Foreign trusts also have added reporting requirements over and above those required for a domestic trust. So, you must have a savvy, experienced trustee in place with a foreign trust to ensure that you can meet these requirements. Otherwise, the penalties for non-compliance are extremely steep. For example, if you have a U.S. beneficiary who receives a distribution from your foreign trust, then they must file a Form 3520 in which they have to provide the amount and form of the distribution. If your beneficiary fails to file this form, then they will have to pay a huge penalty - one equal to 35% of their gross distribution.

What if my spouse is a non-U.S. citizen?

Additional planning will be required if you are married to a non-U.S. citizen whom you wish to name as a beneficiary of your trust, even if your trust meets both the court and control tests detailed above.

Non-U.S. citizen spouses also do not receive the benefit of the unlimited marital estate tax exclusion. So, even if you have everything in place for a domestic trust, your spouse will have to pay applicable taxes on their inherited trust if they are not a U.S. citizen.

Working with an experienced Legacy Plan Network Attorney will be critical if this situation applies to you, because without proper planning, your spouse could be subjected to an enormous tax burden even if your trust isn't considered foreign under federal tax law.

Useful tips to consider

If you have loved ones who are non-U.S. citizens or non-U.S. residents, there are a few useful ideas to consider employing regardless of your particular circumstances:

Consider a “backstop provision”

In addition to addressing the requirements of both the court test and the control test directly as they apply to your situation, it's always a good option to incorporate a “backstop provision” into your trust documents. With this kind of provision, you can direct that the trust must always qualify as a domestic trust for tax purposes, and you can require your trust to always have a majority of U.S.-based trustees. While this provision won't act as a failsafe should your trust not comply with the court and control tests, it will at least alert your trustees to the issue and potentially help to avoid any changes that could jeopardize your trust's domestic status.

Choose your successor trustee carefully

In general, it's unadvisable to name a non-U.S. citizen as successor trustee for your trust. Even if your spouse is your preferred successor trustee, if they are not a U.S. citizen, you're placing them in a potential terrible tax situation both during your lifetime and afterward. In this circumstance, it's typically advisable to choose another successor trustee who is a U.S. citizen (either a person or a corporate entity) to avoid having your trust treated as foreign.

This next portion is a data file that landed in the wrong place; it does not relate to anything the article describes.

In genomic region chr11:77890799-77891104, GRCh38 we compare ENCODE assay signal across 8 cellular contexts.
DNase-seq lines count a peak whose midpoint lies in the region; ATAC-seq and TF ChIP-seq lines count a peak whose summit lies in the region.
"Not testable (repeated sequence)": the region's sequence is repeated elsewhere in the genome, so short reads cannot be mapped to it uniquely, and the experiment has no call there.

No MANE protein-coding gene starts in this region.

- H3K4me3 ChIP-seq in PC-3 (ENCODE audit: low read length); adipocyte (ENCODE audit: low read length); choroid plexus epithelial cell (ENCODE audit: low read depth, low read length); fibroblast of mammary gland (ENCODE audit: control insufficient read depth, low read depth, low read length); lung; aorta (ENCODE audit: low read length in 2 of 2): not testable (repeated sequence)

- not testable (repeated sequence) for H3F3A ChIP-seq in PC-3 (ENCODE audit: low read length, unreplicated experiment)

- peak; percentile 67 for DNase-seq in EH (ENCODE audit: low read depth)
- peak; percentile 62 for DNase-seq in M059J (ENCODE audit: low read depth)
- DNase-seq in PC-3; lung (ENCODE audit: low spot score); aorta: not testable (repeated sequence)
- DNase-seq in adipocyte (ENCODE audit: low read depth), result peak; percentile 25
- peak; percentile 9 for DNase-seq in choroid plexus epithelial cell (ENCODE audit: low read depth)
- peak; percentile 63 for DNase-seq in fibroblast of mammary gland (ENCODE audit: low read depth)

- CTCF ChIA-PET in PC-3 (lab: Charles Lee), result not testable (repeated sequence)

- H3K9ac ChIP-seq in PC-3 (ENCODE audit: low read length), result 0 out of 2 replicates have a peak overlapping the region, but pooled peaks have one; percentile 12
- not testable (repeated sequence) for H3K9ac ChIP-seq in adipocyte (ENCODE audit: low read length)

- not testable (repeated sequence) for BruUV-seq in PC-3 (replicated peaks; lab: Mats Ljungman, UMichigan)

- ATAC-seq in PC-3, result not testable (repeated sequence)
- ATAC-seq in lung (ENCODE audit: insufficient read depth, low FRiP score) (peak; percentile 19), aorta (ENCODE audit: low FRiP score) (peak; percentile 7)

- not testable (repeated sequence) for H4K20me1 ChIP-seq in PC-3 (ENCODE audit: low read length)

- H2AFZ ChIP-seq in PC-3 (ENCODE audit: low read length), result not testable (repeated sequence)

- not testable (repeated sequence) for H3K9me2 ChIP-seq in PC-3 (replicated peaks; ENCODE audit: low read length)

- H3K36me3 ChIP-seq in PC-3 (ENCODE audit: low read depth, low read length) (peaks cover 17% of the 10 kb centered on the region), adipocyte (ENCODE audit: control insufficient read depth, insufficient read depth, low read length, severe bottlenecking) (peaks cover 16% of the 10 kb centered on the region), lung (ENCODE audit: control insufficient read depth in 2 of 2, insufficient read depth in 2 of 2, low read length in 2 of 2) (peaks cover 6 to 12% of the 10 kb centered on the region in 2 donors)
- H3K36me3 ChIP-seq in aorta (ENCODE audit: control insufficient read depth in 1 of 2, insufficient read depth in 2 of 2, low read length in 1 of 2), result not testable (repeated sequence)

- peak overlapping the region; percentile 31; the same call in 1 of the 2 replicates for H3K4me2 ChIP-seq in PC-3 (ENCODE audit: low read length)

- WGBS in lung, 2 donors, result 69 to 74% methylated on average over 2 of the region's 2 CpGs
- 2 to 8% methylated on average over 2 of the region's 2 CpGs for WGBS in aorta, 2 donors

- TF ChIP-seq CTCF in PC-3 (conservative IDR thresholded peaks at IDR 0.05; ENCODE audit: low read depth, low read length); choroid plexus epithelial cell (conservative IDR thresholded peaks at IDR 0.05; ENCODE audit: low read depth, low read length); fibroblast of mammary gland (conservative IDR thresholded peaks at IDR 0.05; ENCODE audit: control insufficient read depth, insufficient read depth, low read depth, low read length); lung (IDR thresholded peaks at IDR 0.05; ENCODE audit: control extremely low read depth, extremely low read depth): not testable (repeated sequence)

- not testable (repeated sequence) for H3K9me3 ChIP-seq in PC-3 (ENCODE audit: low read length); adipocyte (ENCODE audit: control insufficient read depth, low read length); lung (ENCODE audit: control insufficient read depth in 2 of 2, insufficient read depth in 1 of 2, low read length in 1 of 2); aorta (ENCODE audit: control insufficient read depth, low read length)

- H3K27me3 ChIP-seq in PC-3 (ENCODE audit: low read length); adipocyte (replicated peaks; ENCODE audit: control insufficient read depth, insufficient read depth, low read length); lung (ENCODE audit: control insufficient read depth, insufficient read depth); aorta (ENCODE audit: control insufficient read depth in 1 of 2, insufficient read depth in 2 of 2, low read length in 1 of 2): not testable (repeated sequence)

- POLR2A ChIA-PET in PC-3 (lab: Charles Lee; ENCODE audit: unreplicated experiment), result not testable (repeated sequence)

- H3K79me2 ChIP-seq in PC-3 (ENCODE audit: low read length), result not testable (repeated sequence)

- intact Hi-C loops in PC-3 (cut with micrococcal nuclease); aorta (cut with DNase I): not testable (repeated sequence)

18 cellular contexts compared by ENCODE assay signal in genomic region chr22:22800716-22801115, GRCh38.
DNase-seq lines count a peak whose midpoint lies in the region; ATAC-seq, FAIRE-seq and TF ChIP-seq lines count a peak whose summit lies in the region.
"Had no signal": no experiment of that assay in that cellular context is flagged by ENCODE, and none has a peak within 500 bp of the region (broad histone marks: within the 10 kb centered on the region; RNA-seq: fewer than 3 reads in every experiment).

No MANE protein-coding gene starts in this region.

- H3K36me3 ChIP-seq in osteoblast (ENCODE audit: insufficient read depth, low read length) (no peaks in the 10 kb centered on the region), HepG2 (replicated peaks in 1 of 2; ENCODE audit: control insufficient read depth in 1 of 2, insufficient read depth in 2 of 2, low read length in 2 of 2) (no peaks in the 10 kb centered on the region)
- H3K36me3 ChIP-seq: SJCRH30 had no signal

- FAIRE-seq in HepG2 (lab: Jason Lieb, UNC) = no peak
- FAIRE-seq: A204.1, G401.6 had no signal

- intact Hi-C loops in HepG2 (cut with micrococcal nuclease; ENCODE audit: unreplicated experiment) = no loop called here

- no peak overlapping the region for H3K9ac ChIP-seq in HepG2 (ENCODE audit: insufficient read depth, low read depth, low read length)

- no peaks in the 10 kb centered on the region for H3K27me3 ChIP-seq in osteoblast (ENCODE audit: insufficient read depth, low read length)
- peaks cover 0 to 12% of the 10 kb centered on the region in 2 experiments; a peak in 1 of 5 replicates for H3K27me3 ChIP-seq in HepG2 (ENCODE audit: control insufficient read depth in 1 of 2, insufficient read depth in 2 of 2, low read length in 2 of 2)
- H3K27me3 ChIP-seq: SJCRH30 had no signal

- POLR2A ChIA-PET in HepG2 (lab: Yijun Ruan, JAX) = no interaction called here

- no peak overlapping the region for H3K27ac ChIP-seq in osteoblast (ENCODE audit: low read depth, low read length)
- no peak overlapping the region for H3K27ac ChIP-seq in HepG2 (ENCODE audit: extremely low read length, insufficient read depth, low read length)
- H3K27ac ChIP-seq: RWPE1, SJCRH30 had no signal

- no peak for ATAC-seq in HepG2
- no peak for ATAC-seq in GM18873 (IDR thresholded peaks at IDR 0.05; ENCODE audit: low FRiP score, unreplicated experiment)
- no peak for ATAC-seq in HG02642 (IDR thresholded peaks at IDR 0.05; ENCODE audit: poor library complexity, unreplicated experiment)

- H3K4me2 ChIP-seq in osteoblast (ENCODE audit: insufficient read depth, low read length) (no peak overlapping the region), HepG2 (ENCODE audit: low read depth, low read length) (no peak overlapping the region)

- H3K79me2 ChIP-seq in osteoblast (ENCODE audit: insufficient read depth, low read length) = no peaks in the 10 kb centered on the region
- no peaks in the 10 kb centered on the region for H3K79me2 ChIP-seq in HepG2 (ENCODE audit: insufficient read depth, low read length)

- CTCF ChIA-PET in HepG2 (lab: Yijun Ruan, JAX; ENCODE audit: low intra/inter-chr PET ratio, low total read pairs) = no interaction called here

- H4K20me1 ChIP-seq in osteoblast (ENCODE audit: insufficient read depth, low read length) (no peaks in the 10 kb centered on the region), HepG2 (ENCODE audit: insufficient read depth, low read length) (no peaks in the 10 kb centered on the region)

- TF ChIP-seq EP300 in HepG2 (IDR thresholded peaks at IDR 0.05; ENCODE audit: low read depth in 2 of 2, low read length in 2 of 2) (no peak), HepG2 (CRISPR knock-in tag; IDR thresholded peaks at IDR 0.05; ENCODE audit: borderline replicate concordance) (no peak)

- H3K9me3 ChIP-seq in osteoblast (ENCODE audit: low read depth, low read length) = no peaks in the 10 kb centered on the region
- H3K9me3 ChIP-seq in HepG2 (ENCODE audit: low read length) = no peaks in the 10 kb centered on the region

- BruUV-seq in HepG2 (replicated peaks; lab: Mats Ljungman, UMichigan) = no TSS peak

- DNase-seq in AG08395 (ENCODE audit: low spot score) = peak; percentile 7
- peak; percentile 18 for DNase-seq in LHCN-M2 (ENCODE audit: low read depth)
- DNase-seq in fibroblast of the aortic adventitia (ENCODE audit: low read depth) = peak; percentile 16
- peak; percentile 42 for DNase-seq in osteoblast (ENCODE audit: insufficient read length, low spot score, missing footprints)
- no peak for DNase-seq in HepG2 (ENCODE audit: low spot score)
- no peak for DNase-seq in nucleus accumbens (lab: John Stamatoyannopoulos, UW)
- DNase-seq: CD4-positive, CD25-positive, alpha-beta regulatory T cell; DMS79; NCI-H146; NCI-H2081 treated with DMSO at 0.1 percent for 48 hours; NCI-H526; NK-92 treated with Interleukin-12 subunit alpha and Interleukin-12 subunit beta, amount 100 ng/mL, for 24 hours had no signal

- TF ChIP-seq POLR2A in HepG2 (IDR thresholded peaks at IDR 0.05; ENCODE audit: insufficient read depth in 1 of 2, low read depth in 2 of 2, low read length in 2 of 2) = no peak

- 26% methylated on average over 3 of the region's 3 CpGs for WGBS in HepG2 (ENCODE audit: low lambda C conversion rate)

Summary

Overall, it's important to understand that including non-U.S. citizens and residents in your trust can complicate your planning for the future. There are ways to avoid being overly taxed and having your loved ones receive the benefit of your hard-earned wealth, but it requires thoughtful planning and the assistance of a knowledgeable Legacy Plan Network Attorney. Working with someone experienced will be key for ensuring your trust accomplishes your goals for yourself and your family, regardless of their citizenship or geographic status.

How do I create an estate plan?

There are numerous options and scenarios to consider when developing an estate plan that protects your legacy and achieves your objectives, and important decisions should be made with the advice of qualified lawyers and financial experts. Membership with Legacy Assurance Plan provides members with valuable resources and guidance to develop comprehensive estate plans that take life's contingencies into consideration and leave a positive impact for generations to come. Legacy Assurance Plan members also receive peace of mind that a team of trusted, experienced professionals will assist them in developing legal, financial and tax strategies that will meet their needs today and for years to come through periodic reviews.

This article is published by Legacy Assurance Plan and is intended for general informational purposes only. Some information may not apply to your situation. It does not, nor is it intended, to constitute legal advice. You should consult with an attorney regarding any specific questions about probate, living probate or other estate planning matters. Legacy Assurance Plan is an estate planning services company and is not a lawyer or law firm and is not engaged in the practice of law. For more information about this and other estate planning matters visit our website at legacyassuranceplan.com.

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Email - info@legacyassuranceplan.com